So the college cost issue is a bit more nuanced. Yes, it’s true that the DOE is loaning out 100 Billion this year to students…that isn’t necessarily what I think Democrats mean when they say ‘invest’ in education—I, for one, would rather see the money go to colleges and universities so that they don’t have to raise tuition as much. Pell grant increases aside (the increase in funding was a one-off expenditure passed as part of the fiscal stimulus), states have cut per-student expenditures by an average of 28% since the start of the Recession—hardly a picture of “increasing government education funding” being pocketed by Universities. The decline in state subsidization has been almost perfectly mirrored by a 27% rise in student tuition at public Universities (along with cuts in spending to offset the remainder of the cost differential).

On the flip side, colleges do continue to spend and spend…this is primarily driven by private, non-profit institutions that are competing for high-ability students. Using private gifts, sophisticated price discrimination to charge tuition, and endowment gains, these elite Universities are able to continue to increase spending/student without driving up student costs; indeed, net tuition and fee payments at private institutions have fallen since the onset of the Recession. Given the extremely high demand (that is impervious to cost) for a degree from any one of these top schools, it seems unlikely that these schools will slow their spending anytime soon. In order to compete with these elite schools, public universities have also continued to increase spending; unfortunately, the incidence of this spending has fallen on students over the last 5 years as states have cut funding. Moving forward, there will definitely need to be some structural changes in how state universities spend their money—I have some ideas about what that could/should look like, but this piece is already long enough and that isn’t really relevant to the discussion here. Suffice it to say that it is entirely misleading to argue that the increase in college expenditures is being driven by federal student loans.

 A policy disaster that results in rising costs, taxpayer losses and overstrapped borrowers is now manifest. So naturally this week Senate liberals will bring to the floor a plan to ensure that the policy continues unchanged. Rates on subsidized Stafford loans would stay frozen at the 3.4% rate that prevailed before a July 1 expiration, with new taxes to sustain them…Liberals would be happy to accept an even lower rate, or expanded loan forgiveness that shifts more of the losses to taxpayers, or more grant money instead of loans. Anything that doesn’t exert downward pressure on the cost of college is apparently on the table

I’m sorry, but before (at the top of the article) the author seemed to be in favor of lowering interest rates on student debt by marking them to the 10 year treasury rate. That plan would lower average rates even more than the Senate plan, which continues the prior interest rate policy where only a small sub-section of undergraduate borrowers could borrow at 3.4%, and everyone else was forced to borrow at 6.8% or higher. The author doesn’t ever really resolve this inconsistency. Additionally, it’s very unclear to me how increasing the student loan interest rate will exert downward pressure on the cost of college. If demand for college were price-sensitive, we would see decreasing numbers of students enroll as tuition increased; instead, we’ve seen the opposite trend over the past 5 years (and, more broadly, the past 30). Additionally, since when is it optimal public policy to dis-incentivize potential college graduates by making college more costly?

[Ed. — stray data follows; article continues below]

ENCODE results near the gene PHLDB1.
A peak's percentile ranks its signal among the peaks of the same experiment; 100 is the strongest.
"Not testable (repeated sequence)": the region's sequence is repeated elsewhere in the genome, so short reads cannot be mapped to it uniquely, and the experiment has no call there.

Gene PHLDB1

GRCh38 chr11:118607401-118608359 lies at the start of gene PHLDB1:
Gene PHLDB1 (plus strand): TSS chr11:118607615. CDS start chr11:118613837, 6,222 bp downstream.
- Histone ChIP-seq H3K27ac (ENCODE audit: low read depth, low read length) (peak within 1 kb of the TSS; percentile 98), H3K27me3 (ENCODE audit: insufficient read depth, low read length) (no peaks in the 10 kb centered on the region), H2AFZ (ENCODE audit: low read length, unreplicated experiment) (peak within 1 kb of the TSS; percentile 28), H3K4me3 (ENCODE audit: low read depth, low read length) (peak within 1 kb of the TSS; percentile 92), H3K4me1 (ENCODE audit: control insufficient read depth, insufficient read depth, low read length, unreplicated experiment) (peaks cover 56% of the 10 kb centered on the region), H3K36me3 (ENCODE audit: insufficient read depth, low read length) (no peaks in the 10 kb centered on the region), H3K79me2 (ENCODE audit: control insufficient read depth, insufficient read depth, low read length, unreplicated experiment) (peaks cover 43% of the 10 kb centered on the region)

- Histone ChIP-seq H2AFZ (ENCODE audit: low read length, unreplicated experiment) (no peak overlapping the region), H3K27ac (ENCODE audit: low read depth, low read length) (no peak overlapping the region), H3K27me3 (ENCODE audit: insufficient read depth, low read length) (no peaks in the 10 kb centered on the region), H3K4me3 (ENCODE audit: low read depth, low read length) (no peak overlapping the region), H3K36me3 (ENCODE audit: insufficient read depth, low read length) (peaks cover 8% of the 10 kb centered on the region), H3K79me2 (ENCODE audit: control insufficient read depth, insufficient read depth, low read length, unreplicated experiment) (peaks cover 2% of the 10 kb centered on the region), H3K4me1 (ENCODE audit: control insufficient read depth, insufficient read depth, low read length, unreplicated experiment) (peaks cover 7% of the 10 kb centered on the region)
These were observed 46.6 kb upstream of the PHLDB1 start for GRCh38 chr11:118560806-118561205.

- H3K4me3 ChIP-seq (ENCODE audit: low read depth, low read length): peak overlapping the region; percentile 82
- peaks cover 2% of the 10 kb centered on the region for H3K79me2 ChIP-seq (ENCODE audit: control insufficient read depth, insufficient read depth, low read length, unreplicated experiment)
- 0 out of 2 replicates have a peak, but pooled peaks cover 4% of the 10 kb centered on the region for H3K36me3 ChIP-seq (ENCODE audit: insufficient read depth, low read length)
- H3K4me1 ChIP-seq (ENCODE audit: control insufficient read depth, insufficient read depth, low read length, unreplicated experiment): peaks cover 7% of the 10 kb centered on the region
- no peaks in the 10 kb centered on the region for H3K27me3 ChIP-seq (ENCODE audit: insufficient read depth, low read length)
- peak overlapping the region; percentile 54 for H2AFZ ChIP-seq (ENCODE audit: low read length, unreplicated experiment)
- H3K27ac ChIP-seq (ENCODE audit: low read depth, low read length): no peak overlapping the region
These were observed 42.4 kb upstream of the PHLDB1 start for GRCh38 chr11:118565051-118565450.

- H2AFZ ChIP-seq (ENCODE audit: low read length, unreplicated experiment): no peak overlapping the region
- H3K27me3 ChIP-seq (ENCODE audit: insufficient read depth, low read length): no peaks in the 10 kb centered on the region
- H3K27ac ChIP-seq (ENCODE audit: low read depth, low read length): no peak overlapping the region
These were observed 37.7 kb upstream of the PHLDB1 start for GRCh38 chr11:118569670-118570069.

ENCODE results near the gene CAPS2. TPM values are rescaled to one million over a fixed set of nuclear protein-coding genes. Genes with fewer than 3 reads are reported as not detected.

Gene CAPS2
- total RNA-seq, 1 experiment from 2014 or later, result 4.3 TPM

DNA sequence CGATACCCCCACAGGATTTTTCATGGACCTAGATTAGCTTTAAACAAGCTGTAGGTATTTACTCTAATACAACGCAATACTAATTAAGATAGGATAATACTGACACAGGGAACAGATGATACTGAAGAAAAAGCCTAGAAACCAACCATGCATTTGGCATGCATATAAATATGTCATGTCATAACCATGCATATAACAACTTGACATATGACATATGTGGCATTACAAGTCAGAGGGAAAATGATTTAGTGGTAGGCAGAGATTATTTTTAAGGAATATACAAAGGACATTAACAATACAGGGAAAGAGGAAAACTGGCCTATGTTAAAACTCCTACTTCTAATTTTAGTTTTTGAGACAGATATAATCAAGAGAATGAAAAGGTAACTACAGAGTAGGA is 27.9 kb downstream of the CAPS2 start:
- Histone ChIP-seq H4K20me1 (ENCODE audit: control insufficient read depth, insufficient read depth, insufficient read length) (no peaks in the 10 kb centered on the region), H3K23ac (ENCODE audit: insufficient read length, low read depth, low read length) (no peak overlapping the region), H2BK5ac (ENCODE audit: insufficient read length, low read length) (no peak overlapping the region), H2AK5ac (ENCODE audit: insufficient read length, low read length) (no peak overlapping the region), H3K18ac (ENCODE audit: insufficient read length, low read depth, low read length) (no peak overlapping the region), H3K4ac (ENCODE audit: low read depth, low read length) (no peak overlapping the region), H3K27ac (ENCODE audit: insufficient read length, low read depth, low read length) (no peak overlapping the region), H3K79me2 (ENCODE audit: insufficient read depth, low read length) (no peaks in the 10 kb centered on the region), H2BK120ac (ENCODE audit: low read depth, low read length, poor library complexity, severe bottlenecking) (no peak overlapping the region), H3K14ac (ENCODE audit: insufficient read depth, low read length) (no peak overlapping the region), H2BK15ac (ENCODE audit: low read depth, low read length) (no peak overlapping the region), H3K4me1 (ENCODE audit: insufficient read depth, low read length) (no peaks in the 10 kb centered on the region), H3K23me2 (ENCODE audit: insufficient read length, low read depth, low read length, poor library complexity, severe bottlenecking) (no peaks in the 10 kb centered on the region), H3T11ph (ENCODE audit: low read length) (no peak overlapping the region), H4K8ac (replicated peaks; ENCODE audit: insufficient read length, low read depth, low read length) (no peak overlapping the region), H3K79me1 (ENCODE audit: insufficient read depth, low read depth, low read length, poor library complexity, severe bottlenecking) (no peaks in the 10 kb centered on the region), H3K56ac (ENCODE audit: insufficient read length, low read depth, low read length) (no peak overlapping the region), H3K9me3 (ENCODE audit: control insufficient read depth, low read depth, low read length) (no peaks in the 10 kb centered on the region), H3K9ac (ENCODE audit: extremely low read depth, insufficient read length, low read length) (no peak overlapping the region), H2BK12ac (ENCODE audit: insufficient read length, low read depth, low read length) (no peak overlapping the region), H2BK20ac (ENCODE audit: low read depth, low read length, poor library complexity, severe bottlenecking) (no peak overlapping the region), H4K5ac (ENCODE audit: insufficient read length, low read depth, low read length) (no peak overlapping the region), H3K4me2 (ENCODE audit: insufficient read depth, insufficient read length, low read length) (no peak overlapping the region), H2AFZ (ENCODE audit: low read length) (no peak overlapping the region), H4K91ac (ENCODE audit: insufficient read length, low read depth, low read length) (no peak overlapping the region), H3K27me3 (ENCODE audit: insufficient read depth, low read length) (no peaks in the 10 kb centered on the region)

That is just the most ridiculous thing I have ever heard. There are such positive benefits to a college degree both for the individual (more than $500,000 in increased earnings over the course of a lifetime) and the government (positive externalities from a more educated workforce in terms of innovation, civic engagement, and increased tax revenue from higher earnings combined with fewer social welfare state payouts from a higher earning population) that we should be doing everything we can to make college affordable and make sure students graduate—trying to drive down the supply of potential college graduates by raising the cost of college financing is a curious educational policy to achieve that end.

No one should be surprised that one of the chief sponsors of this anti-reform bill is Senator Elizabeth Warren (D., Mass.), not even a year removed from her membership on the Harvard faculty. During the August recess she can expect a warm welcome in Cambridge.

Of course the author ends with a completely random, nonsensical dig at Elizabeth Warren. I’m not sure that the author realizes this, but Harvard could easily fill its entire freshman class with students whose parents could afford to pay the sticker price tuition out-of-pocket. Probably several times over and probably with an even more expensive sticker price. Instead, Harvard does its best to select a class with representation from every income distribution (it could do better here, but still), and Harvard greatly subsidizes the cost of education for those students—11% of Harvard’s undergraduate class receives Pell grants, and the average net price for low-income students is $1,297 (page 12).

Now, all of this isn’t to say that the student debt market works perfectly, or even that it functions well, or that there aren’t serious structural issues with the rising cost of college education. All of these areas could be improved. However, if you want to start a discussion about higher education policy in the US, you can’t just leave out a significant portion of the problem (for-profit colleges) and you most certainly need to get your basic facts right.